Granted, there's some great source material potential here. How a fading superstar deals with the demands of his legacy, and the acceptance of his spouse over his own time tested talent, has the makings of a major motion picture statement. Done correctly, with the right amount of attention to detail and a smart, eloquent screenplay, an insightful epic could be crafted. But just like the rock-retrofitted remake of The Jazz Singer starring Neil Diamond, the redux's core conceit is fatally flawed. Since we hate the songs (or at best, find them kitschy or clunky) and don't really understand the attraction, we find ourselves lost in a haze of Hoffman/Howard hormones. The sex scenes between Streisand and Kristofferson are like gag cards you'd find at a Spencer's Gifts—all softcore subtlety and bubble bath buffoonery. You can't blame this on the director, however. Pierson, at the time, went public with his anger over being bossed around by Streisand in an infamous New York/New West magazine piece. Indeed, as executive producer, lead actress, principal songwriter, and the individual contractually given final cut of the film, you could really call this the diva's first directing gig. For all intents and purposes, what you see up on the screen is Ms. Thang's handiwork, from the antique clothes she borrowed from her own collection to the insertion of autobiographical material revolving around her relationship with then boy toy, hairdresser turned moviemaker Jon Peters.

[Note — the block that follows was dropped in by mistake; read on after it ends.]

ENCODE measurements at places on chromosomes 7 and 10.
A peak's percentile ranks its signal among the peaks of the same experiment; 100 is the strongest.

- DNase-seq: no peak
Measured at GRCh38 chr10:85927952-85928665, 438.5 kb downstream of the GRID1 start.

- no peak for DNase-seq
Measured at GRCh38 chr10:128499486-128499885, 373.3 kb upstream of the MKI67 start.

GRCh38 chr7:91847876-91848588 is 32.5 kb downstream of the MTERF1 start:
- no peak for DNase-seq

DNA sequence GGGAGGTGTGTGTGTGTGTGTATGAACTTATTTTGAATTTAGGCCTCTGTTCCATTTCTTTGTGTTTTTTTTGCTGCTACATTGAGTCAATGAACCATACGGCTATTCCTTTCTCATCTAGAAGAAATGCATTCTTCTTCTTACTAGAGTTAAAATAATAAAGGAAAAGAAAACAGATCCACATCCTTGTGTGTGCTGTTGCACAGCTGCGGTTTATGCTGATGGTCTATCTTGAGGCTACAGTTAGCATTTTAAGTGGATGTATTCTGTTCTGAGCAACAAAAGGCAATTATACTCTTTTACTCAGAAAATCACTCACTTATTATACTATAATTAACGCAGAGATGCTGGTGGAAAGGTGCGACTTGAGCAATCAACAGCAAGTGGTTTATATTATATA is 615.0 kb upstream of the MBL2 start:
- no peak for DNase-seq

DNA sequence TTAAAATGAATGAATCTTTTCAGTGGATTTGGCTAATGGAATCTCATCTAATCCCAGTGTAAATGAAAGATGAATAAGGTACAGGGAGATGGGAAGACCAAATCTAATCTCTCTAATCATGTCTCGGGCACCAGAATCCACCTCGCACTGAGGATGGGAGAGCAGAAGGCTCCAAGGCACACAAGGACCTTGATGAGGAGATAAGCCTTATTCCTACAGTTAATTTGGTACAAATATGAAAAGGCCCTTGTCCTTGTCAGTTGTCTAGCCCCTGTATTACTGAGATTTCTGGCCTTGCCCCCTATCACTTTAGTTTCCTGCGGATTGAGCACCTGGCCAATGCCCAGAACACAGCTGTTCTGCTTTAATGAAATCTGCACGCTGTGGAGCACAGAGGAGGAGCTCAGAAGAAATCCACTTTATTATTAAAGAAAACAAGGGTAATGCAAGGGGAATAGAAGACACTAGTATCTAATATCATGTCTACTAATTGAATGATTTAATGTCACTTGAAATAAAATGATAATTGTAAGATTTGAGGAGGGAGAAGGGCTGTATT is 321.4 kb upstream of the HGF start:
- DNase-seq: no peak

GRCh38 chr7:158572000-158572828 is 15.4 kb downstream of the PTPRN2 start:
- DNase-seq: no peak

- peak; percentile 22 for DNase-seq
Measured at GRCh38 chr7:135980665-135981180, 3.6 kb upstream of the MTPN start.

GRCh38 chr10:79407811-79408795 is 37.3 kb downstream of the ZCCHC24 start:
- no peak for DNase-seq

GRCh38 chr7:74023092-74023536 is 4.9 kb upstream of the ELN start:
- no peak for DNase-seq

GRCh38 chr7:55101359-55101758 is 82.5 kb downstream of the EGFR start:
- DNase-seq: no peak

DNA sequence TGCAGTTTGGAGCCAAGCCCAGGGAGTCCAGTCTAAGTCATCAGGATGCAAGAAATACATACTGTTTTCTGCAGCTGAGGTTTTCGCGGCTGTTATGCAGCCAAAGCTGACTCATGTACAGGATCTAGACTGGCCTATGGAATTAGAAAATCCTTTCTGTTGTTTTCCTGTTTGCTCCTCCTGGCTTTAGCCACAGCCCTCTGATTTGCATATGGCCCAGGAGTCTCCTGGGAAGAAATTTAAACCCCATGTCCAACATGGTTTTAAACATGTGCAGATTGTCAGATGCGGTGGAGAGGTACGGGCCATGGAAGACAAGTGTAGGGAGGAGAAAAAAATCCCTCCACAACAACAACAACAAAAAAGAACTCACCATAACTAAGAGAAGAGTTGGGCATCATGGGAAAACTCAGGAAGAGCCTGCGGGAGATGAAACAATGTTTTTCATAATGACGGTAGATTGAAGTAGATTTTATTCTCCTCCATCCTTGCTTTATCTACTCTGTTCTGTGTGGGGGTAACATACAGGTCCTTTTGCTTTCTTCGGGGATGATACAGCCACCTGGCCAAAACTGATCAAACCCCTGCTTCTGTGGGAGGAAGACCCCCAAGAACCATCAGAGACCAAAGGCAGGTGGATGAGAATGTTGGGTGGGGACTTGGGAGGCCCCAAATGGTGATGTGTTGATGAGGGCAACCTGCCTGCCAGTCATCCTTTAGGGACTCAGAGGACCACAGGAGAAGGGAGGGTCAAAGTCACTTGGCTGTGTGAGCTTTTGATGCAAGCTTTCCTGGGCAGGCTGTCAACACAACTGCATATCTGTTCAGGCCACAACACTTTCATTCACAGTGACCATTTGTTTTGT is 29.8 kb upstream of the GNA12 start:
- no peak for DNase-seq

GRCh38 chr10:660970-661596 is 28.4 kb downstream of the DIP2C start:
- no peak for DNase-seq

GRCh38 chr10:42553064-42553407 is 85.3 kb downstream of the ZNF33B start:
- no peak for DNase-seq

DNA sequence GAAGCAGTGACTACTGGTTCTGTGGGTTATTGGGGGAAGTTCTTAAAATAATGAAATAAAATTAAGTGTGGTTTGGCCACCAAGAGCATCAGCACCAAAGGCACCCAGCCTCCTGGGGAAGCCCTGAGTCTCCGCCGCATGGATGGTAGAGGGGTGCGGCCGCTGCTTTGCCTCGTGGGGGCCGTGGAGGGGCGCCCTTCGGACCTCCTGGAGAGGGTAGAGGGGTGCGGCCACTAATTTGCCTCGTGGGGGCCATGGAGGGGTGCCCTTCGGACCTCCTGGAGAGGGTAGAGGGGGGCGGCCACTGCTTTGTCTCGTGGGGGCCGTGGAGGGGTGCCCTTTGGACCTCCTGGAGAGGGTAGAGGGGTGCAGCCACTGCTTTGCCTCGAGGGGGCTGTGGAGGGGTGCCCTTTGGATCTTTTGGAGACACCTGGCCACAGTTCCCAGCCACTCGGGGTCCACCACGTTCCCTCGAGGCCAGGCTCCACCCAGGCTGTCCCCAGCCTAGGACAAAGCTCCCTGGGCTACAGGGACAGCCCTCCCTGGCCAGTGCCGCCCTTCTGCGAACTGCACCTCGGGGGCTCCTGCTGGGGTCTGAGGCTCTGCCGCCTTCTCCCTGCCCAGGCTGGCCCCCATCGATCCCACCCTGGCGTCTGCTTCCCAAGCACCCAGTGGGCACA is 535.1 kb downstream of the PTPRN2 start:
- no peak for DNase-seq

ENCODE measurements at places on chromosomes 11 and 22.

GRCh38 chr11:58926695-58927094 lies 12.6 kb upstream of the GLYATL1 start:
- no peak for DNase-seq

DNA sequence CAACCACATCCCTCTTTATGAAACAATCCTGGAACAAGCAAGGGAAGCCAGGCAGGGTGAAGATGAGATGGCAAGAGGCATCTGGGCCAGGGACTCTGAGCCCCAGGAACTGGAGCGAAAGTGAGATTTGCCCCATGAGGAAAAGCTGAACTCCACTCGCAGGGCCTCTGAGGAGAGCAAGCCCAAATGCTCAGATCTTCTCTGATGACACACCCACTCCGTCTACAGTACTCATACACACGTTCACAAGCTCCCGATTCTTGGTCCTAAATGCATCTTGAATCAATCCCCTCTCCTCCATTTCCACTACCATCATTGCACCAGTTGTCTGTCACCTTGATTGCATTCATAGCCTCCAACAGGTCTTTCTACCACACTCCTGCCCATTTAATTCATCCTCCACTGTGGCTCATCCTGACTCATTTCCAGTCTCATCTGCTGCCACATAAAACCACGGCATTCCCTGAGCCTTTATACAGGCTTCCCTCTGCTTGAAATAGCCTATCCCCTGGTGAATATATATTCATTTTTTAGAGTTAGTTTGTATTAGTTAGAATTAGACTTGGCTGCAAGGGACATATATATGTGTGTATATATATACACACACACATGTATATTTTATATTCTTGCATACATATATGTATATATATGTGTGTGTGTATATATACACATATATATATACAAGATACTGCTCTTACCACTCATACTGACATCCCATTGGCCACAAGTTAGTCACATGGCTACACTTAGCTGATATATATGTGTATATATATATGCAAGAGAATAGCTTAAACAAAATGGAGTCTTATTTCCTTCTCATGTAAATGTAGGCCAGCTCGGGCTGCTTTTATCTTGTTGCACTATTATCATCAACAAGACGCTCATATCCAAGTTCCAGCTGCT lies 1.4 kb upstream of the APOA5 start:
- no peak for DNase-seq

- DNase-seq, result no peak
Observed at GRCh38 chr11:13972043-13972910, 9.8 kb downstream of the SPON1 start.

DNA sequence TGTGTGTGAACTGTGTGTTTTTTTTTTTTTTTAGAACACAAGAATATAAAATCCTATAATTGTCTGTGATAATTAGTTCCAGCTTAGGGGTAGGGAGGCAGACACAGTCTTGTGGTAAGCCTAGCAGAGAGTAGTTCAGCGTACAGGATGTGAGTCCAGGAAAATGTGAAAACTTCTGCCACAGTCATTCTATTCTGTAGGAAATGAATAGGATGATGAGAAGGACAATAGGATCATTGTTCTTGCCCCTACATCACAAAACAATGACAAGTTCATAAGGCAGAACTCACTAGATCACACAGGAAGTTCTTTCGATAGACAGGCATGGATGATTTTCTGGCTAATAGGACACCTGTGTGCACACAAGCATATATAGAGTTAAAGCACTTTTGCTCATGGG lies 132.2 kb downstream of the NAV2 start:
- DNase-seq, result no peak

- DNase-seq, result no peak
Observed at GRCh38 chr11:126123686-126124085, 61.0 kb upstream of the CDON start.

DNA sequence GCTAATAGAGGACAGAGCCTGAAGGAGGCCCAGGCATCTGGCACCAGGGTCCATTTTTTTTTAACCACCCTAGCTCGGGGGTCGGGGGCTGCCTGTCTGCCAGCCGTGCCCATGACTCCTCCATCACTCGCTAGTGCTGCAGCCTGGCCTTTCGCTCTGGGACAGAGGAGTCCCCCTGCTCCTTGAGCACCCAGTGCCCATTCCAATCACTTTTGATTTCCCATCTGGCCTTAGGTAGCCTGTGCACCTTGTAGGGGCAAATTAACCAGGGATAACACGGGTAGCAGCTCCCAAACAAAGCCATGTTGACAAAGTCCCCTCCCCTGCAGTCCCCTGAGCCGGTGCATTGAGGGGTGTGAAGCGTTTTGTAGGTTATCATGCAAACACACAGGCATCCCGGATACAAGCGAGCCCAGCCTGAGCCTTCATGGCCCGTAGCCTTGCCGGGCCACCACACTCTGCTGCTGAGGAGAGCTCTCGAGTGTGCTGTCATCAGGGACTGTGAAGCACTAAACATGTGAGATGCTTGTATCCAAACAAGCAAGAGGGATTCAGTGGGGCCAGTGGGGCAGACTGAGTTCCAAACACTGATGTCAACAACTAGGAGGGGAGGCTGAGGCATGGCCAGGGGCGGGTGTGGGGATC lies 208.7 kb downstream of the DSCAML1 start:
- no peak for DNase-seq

The results are ridiculous, ruined by a focus on facets of the storyline we care little about. In fact, most of the time A Star is Born feels like a concert film being occasionally interrupted by badly staged scenes of romantic entanglement. As actors, Streisand and Kristofferson are on different dimensional performance planets. She is certain and crisp in her attitudes and responses. He's like a sloppy Marlon Brando impersonator, literally reaching around for the proper line reading every time it's his turn to talk. It makes one wonder how the film would have played if Streisand's original choices—Neil Diamond, Mick Jagger, or the King himself, Elvis—had panned out. While there is some minor carnal chemistry between the two, neither one convinces us that they are potential pop stars, which is odd considering that both were, and more or less remain so until this day. So firmly stuck in the age in which it was made that you can practically feel the effect of Frampton coming alive, Saturday night getting its fever, and the Bee Gees begging to somehow stay alive, A Star is Born may be amenable to someone who's a huge Streisand junkie. But your devotion would have to be pretty deep, and the possible withdrawal awfully painful, to put yourself through this 140 minutes of misery.